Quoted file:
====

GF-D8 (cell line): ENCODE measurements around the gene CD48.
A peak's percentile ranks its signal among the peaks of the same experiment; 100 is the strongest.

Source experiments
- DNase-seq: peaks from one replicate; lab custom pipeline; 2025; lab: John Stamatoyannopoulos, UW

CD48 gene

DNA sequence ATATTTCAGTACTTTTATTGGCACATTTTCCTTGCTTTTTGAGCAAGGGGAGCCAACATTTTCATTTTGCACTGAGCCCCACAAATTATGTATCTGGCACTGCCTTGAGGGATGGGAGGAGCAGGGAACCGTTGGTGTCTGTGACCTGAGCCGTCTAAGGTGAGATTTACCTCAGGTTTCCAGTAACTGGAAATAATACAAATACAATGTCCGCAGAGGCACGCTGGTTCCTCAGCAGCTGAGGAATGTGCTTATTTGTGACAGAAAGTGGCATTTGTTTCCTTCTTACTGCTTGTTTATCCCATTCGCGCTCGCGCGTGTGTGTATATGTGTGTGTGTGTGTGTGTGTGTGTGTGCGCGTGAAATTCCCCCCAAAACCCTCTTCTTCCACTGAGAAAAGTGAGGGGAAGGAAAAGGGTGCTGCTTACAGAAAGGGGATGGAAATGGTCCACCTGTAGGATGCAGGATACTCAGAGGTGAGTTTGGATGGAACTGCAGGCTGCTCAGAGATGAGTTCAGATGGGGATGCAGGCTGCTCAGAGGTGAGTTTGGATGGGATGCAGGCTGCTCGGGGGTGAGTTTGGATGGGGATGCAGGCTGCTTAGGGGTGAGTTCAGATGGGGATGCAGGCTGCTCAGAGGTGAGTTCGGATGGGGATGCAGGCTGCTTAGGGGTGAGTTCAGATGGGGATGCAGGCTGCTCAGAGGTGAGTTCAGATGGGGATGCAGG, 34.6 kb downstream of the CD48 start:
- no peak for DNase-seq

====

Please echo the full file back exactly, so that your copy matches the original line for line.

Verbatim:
GF-D8 (cell line): ENCODE measurements around the gene CD48.
A peak's percentile ranks its signal among the peaks of the same experiment; 100 is the strongest.

Source experiments
- DNase-seq: peaks from one replicate; lab custom pipeline; 2025; lab: John Stamatoyannopoulos, UW

CD48 gene

DNA sequence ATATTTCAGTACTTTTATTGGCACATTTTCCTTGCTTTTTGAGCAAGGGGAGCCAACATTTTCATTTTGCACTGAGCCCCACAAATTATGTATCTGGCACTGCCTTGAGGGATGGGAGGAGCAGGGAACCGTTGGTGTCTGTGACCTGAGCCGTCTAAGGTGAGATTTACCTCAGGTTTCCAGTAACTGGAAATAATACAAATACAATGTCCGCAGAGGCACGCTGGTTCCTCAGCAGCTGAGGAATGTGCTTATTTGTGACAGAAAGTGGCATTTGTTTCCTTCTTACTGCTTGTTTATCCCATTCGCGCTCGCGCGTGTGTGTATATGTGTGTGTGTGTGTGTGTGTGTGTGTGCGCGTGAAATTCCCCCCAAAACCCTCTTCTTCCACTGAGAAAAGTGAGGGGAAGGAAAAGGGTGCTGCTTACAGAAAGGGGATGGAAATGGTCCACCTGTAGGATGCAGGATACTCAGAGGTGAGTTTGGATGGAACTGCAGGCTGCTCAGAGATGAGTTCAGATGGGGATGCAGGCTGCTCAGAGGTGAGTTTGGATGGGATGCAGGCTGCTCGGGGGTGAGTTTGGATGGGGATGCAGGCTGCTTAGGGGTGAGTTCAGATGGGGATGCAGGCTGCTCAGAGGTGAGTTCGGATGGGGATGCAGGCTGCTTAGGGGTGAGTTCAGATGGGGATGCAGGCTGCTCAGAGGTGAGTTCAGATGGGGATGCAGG, 34.6 kb downstream of the CD48 start:
- no peak for DNase-seq